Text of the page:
Although Texas ranks among the bottom of the barrel for ethics laws and Gov. Greg Abbott has claimed major ethics reform as a priority, substantive legislation hasn’t been pushed by the governor during the special session.
That has irked some lawmakers, including Rep. Sarah Davis (R-West University Place), chairwoman of the House Committee on General Investigating and Ethics, who joined a bipartisan group of lawmakers on that committee Wednesday in calling for more serious reform.
One loophole they hope to close is one that may benefit Abbott. While lawmakers cannot seek contributions from people that might receive a positive benefit from legislation during the regular session, no such prohibition exists during special sessions.
While Lt. Gov. Dan Patrick and House Speaker Joe Straus have pledged not to raise funds during the special session this summer, Abbott has continued email solicitations.
One of the lawmakers who prodded Abbott at the press conference, Rep. Lyle Larson (R-San Antonio), is pushing legislation to tamp down what he called a “pay for play” system in the governor’s office. Larson’s bill would make contributors who give $2,500 to the governor ineligible to be appointed to state boards and commissions.
He said over the years those donors who give heartily to governors and fattened the campaign coffers have tended to receive the best appointments.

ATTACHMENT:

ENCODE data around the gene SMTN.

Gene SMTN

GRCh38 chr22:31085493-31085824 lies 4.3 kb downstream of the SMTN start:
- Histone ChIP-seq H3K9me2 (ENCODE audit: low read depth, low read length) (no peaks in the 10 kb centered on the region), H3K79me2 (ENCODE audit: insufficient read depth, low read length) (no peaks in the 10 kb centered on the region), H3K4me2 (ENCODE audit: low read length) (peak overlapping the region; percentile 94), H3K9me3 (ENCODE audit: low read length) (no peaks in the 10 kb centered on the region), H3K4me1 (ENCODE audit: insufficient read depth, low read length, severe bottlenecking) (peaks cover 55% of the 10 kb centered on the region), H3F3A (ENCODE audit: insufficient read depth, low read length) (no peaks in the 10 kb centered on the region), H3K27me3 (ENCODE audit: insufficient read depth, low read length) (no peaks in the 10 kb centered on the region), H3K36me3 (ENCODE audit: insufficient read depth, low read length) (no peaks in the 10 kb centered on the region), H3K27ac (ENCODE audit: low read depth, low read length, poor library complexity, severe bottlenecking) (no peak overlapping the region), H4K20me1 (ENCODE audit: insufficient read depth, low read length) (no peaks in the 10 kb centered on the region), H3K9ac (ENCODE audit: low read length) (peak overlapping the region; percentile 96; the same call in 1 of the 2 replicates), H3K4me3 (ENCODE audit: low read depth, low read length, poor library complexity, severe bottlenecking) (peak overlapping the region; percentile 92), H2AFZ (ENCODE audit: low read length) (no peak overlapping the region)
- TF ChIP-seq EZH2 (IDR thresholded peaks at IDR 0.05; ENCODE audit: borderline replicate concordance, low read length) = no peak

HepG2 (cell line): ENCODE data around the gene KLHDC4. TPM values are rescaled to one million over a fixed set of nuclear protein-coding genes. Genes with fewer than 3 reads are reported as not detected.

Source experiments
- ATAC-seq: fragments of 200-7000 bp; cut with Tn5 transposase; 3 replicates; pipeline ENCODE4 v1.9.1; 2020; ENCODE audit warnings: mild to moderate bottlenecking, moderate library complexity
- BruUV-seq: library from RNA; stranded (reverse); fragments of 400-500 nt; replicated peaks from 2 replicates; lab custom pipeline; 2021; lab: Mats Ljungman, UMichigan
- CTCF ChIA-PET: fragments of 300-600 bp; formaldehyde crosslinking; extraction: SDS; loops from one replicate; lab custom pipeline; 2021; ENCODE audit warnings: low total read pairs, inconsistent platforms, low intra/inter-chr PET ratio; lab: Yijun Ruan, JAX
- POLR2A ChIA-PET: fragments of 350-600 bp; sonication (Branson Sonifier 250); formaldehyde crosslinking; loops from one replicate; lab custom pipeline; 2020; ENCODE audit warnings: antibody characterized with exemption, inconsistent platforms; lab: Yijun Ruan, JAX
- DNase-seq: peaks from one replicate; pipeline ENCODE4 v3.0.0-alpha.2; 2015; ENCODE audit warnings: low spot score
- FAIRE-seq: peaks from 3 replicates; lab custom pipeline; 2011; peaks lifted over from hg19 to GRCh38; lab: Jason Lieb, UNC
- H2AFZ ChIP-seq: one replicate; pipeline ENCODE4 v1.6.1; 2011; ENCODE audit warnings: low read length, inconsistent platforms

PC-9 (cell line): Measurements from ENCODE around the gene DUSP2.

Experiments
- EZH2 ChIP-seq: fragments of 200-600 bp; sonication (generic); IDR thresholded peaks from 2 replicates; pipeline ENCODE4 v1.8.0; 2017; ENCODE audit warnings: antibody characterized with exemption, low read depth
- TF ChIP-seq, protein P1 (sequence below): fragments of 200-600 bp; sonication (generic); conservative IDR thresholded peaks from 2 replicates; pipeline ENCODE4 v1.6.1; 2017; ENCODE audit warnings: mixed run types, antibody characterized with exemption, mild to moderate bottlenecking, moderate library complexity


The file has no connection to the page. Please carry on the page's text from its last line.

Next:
“I think it’s imperative that if we control both the legislative and the executive branch of government that we should reform the most egregious ethics violations we’ve got in the state, and that’s where people have to pay large sums of money to get appointed to highly coveted seats,” Larson said.
Texas earned a D-minus grade from The Center for Public Integrity (CPI) in its 2015 state integrity investigation, ranking it 39th of the 50 states. That included grades of F in the accountability categories for the executive, legislative, and judicial branches.
The Texas Monitor recently ran a series of stories examining some of the more egregious expenses by state lawmakers out of their campaign accounts in a state that doesn’t limit how much donors can give to legislators.
CPI swiped at the Lone Star State after the legislature only passed scant ethics reform after Abbott’s first State of the State address in 2015 calling for major changes.
“The paltry body of work on one of the governor’s top priorities enhanced the state’s reputation as a place where — at least in the eyes of watchdog groups — lip service on ethics trumps actual results,” David Montgomery wrote for CPI.
Abbott spokesman John Wittman blasted Wednesday’s press conference in a written statement published by the Texas Tribune.
“Instead of working to advance items on the special session agenda that could reform property taxes, fix school finance, increase teacher pay and reduce regulations, Reps. Davis and Larson are showboating over proposals that are not on the Governor’s call,” Wittman wrote. “Their constituents deserve better.”
Public Citizen, a national nonprofit consumer advocacy group with an office in Austin, said that with two weeks to go in the special session it’s time for Abbott to press harder on the issue of ethics reform.
“During the regular session, the governor again proved himself to be all hat and no cattle when it comes to ethics reform,” said Public Citizen legislative counsel Carol Birch. “Since the legislature is back in the saddle at his request, he should go ahead and bring the whole herd.”